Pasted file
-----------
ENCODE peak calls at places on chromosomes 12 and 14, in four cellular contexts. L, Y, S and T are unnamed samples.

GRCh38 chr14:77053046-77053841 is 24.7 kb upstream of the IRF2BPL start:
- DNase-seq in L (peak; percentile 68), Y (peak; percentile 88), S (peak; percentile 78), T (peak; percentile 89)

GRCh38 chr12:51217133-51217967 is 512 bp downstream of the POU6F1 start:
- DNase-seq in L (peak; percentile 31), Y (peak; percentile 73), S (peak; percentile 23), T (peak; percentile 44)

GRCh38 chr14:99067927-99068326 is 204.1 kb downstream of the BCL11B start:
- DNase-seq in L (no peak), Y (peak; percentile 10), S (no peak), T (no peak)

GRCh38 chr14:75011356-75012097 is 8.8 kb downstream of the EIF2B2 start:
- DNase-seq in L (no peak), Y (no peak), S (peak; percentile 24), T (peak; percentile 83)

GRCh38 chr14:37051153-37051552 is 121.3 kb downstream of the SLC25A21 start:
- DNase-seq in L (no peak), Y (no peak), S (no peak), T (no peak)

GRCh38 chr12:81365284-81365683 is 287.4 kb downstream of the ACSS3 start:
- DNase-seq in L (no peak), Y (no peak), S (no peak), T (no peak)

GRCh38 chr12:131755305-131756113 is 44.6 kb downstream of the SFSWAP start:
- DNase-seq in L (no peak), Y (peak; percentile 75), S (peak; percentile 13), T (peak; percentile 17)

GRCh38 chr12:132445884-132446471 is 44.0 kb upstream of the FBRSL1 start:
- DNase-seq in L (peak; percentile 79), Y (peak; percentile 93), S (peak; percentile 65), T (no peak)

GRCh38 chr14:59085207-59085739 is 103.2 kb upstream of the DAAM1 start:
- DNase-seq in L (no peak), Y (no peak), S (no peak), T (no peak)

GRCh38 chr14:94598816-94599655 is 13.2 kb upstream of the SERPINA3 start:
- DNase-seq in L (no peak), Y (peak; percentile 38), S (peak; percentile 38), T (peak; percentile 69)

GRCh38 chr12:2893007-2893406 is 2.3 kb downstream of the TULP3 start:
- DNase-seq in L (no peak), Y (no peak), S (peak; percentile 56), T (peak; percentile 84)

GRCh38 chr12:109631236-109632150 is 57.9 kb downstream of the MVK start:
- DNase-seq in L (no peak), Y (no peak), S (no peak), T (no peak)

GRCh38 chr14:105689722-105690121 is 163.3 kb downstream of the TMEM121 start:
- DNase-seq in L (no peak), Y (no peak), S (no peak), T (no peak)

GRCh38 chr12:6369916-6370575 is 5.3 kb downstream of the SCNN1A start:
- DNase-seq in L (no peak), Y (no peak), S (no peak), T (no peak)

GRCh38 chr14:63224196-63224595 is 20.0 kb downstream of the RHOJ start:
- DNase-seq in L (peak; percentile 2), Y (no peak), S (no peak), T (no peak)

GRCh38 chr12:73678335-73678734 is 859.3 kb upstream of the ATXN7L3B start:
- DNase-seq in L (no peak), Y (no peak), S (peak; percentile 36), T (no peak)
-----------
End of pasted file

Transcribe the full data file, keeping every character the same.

ENCODE peak calls at places on chromosomes 12 and 14, in four cellular contexts. L, Y, S and T are unnamed samples.

GRCh38 chr14:77053046-77053841 is 24.7 kb upstream of the IRF2BPL start:
- DNase-seq in L (peak; percentile 68), Y (peak; percentile 88), S (peak; percentile 78), T (peak; percentile 89)

GRCh38 chr12:51217133-51217967 is 512 bp downstream of the POU6F1 start:
- DNase-seq in L (peak; percentile 31), Y (peak; percentile 73), S (peak; percentile 23), T (peak; percentile 44)

GRCh38 chr14:99067927-99068326 is 204.1 kb downstream of the BCL11B start:
- DNase-seq in L (no peak), Y (peak; percentile 10), S (no peak), T (no peak)

GRCh38 chr14:75011356-75012097 is 8.8 kb downstream of the EIF2B2 start:
- DNase-seq in L (no peak), Y (no peak), S (peak; percentile 24), T (peak; percentile 83)

GRCh38 chr14:37051153-37051552 is 121.3 kb downstream of the SLC25A21 start:
- DNase-seq in L (no peak), Y (no peak), S (no peak), T (no peak)

GRCh38 chr12:81365284-81365683 is 287.4 kb downstream of the ACSS3 start:
- DNase-seq in L (no peak), Y (no peak), S (no peak), T (no peak)

GRCh38 chr12:131755305-131756113 is 44.6 kb downstream of the SFSWAP start:
- DNase-seq in L (no peak), Y (peak; percentile 75), S (peak; percentile 13), T (peak; percentile 17)

GRCh38 chr12:132445884-132446471 is 44.0 kb upstream of the FBRSL1 start:
- DNase-seq in L (peak; percentile 79), Y (peak; percentile 93), S (peak; percentile 65), T (no peak)

GRCh38 chr14:59085207-59085739 is 103.2 kb upstream of the DAAM1 start:
- DNase-seq in L (no peak), Y (no peak), S (no peak), T (no peak)

GRCh38 chr14:94598816-94599655 is 13.2 kb upstream of the SERPINA3 start:
- DNase-seq in L (no peak), Y (peak; percentile 38), S (peak; percentile 38), T (peak; percentile 69)

GRCh38 chr12:2893007-2893406 is 2.3 kb downstream of the TULP3 start:
- DNase-seq in L (no peak), Y (no peak), S (peak; percentile 56), T (peak; percentile 84)

GRCh38 chr12:109631236-109632150 is 57.9 kb downstream of the MVK start:
- DNase-seq in L (no peak), Y (no peak), S (no peak), T (no peak)

GRCh38 chr14:105689722-105690121 is 163.3 kb downstream of the TMEM121 start:
- DNase-seq in L (no peak), Y (no peak), S (no peak), T (no peak)

GRCh38 chr12:6369916-6370575 is 5.3 kb downstream of the SCNN1A start:
- DNase-seq in L (no peak), Y (no peak), S (no peak), T (no peak)

GRCh38 chr14:63224196-63224595 is 20.0 kb downstream of the RHOJ start:
- DNase-seq in L (peak; percentile 2), Y (no peak), S (no peak), T (no peak)

GRCh38 chr12:73678335-73678734 is 859.3 kb upstream of the ATXN7L3B start:
- DNase-seq in L (no peak), Y (no peak), S (peak; percentile 36), T (no peak)